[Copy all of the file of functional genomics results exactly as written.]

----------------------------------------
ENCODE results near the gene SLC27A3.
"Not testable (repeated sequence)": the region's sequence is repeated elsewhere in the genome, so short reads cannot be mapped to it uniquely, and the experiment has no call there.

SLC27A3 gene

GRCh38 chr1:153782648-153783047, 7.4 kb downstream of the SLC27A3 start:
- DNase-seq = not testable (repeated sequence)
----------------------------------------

ENCODE results near the gene SLC27A3.
"Not testable (repeated sequence)": the region's sequence is repeated elsewhere in the genome, so short reads cannot be mapped to it uniquely, and the experiment has no call there.

SLC27A3 gene

GRCh38 chr1:153782648-153783047, 7.4 kb downstream of the SLC27A3 start:
- DNase-seq = not testable (repeated sequence)